What is one lesson you’ve learned over the past five year about blogging about writing, communicating, and so on?
Taylor: If you write in public, you will be criticized. Good criticism is a gift that should be sought and cherished. But people who simply enjoy mocking or distorting what you write are not worth engaging with. Whoever invented the mute button on Twitter deserves a Nobel Prize.
Challies: For blogging, I suppose I’ve learned that I don’t think it is going anywhere anytime soon. Some people have moved on, and perhaps fewer people are beginning blogs than in the past, but I still think there is a very good future for the medium. The blogosphere represents the democratization of opinions and influence, and at this point I do not see us going back.
For writing, I’ve learned that it functions in my life as almost a kind of spiritual discipline. I’ve often said I don’t really know what I believe about anything until I’ve written about it, and in that way it really is my form of meditation. The sheer volume of writing I’ve done over the past few years has caused a fair bit of nerve damage, which has prevented me from writing very much over the past few months. It took me quite a while to understand that I was grieving the loss of what really is a kind of discipline in my life. I am currently learning to communicate by voice dictation (as in this interview), but it is a difficult transition to make.
What do you miss about the “good old days” of blogging and the blogosphere?
Challies: When we talk about the “good old days” of blogging and the blogosphere, I think we are talking about the days before social media, since Twitter and Facebook changed everything. What I miss about those days was the sense of camaraderie that came as we all explored ideas together. There were networks then of like-minded individuals who were waking up to exciting ideas, life-changing theology, and the birth of an amazing new medium. At that time the blogosphere was wide open, and anyone who had good ideas, ambition, and the motivation to just keep on writing, could gain a voice and be part of the conversation. Also, I miss the days when everybody was beginning their own blog, rather than attempting to write for the blogs of major ministries or organizations. No offense.
Taylor: To be honest, I’m somewhat ambivalent about the question. I think we tend to have to look back with rose-colored glasses. Back in the olden days, I felt more indispensable—part of that was the reality that there were fewer people doing it; part of that was undoubtedly an inflated sense of self (otherwise known as pride). So those days were more frenetic and concentrated, but I don’t know if they were necessarily better. I think we tend to have a tendency to look back with rose-colored glasses.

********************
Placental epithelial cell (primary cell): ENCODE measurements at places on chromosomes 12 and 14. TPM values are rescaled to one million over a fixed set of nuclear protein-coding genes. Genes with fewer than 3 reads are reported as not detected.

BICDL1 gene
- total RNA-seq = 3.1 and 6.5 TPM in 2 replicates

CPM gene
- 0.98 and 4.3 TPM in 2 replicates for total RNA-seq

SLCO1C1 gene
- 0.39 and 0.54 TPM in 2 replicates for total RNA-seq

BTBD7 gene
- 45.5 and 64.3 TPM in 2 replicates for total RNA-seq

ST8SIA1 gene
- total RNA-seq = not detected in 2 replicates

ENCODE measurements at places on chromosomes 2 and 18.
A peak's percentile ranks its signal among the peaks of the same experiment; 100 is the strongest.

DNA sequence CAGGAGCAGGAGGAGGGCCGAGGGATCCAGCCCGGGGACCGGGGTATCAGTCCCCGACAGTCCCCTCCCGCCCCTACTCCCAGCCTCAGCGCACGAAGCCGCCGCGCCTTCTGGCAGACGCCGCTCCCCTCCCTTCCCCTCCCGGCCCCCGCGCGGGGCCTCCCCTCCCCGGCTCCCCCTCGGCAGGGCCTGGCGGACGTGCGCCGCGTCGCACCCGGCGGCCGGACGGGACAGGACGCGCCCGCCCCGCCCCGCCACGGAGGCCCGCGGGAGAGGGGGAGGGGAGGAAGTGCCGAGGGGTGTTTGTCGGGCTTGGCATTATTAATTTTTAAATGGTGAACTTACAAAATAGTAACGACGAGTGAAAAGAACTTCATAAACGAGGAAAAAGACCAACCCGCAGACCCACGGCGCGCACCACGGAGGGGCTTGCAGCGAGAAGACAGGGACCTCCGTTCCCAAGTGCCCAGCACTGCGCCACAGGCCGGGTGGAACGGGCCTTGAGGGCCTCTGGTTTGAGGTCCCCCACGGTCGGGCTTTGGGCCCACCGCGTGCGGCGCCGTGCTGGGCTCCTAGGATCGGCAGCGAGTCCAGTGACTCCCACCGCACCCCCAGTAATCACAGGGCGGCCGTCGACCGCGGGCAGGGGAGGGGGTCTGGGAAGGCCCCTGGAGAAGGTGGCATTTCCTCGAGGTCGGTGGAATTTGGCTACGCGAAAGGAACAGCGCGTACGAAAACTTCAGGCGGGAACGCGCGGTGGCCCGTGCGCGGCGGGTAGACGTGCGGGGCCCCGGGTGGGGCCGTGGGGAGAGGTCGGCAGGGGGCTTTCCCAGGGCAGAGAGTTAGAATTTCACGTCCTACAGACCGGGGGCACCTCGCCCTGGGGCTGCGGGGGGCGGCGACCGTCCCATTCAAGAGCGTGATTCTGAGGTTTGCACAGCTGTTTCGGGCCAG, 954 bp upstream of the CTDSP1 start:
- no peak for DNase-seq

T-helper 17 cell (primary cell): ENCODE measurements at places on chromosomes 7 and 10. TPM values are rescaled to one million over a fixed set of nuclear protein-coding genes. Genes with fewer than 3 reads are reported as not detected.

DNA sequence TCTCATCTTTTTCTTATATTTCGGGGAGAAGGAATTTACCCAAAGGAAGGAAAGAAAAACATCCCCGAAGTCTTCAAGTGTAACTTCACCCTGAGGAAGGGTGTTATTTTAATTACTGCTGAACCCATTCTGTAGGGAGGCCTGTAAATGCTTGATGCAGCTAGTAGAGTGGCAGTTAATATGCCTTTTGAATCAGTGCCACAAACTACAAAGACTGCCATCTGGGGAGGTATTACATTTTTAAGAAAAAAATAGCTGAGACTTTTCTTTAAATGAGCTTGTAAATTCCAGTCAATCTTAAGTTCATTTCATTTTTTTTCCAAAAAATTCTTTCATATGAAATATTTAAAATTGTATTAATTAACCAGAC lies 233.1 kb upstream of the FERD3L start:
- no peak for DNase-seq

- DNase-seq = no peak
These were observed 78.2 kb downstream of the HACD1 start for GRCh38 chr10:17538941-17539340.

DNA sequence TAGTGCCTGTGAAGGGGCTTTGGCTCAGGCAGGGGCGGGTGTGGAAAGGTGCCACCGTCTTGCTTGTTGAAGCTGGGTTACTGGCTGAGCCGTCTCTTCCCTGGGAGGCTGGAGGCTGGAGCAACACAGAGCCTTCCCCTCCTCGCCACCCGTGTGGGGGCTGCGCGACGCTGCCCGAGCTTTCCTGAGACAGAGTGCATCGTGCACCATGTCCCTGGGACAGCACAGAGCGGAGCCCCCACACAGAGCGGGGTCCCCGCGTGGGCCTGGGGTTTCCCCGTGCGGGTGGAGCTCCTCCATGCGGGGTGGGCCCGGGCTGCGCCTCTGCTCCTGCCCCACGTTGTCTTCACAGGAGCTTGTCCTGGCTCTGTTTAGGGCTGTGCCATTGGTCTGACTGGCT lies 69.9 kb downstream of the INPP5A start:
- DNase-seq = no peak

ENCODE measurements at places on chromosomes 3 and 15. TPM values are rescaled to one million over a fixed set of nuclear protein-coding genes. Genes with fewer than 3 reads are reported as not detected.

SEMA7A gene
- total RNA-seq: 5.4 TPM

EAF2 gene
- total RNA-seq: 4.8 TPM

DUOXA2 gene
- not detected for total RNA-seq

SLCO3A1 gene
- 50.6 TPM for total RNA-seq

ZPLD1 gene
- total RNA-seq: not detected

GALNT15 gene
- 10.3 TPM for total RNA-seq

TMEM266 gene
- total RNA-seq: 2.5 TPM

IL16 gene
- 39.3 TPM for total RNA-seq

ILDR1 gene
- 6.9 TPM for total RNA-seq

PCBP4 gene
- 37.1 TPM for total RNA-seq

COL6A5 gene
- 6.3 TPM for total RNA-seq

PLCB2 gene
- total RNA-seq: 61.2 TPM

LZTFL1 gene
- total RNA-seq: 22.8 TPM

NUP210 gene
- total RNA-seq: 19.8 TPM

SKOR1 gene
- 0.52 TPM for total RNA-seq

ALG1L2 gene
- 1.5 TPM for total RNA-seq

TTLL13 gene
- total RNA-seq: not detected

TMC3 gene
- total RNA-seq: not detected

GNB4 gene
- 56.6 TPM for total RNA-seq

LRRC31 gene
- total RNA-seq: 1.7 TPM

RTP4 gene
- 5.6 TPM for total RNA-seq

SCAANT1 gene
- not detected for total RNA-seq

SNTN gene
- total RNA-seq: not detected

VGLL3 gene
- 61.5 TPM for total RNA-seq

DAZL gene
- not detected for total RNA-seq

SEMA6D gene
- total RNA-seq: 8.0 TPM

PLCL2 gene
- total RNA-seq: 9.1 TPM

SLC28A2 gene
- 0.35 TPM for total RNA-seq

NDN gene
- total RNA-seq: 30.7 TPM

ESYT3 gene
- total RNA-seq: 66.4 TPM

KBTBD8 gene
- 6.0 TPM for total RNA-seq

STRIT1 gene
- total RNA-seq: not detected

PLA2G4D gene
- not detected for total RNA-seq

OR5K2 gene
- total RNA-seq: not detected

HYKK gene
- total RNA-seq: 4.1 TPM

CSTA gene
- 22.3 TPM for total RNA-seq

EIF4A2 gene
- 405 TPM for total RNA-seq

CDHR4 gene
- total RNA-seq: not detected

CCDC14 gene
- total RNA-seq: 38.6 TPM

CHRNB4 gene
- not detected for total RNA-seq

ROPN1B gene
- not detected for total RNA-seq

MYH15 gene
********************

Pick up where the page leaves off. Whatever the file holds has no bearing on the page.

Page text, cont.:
What advice would you give to young communicators who want to use their talents online for the glory of God? How can they can develop their skills and stand out from the noise and incivility that tends to dominate?
Taylor: Since seven is the biblical number, here are seven things that come to mind: (1) Less is more; quality matters more than quantity. You don’t need to comment on everything. Yet, you will probably never increase in quality without regularly writing. You have to write your way into becoming a better writer. (2) Identify good models and learn from them. (3) See worship not just as a foundation and not just as a result but also as a means. Divorcing your work from communion with the triune God is the source of a thousand problems. (4) Your writing will probably be only as good as your reading. (5) Be an active member of a local church. (6) You don’t need to comment on everything. (7) Meditate on what Scripture says we should do in all areas of our life at all times: love God (Matt. 22:37); love neighbor (Matt. 22:39); pray (1 Thess. 5:17); give thanks (1 Thess. 5:18); and rejoice (Phil. 4:4).
Challies: To be successful in the blogosphere requires hard work and thick skin. You have got to be able to persevere when you cannot clearly see any obvious results from your work, and you’ve got to be able to persevere when the main result seems to be scorn and criticism. If your blog grows large enough, you will one day realize there is absolutely nothing you can say anymore without being criticized. A temptation that comes with that is to respond to every criticism and to essentially make your blog a back-and-forth with critics. It is generally better, I think, to keep plugging away and to make the main focus of your writing what is positive and uplifting to others.
Other than that, just keep writing. There is no substitute for simply gathering ideas, writing ideas, sharing them with the world, receiving feedback, and then sharpening those ideas all the more. I believe the happiest writers are the ones who would write even if no one else was reading. The greatest benefit of a blog is not to those who read it but to those who write it. *The interview with Jared Wilson will be posted in a later article.
Other interviews in this series: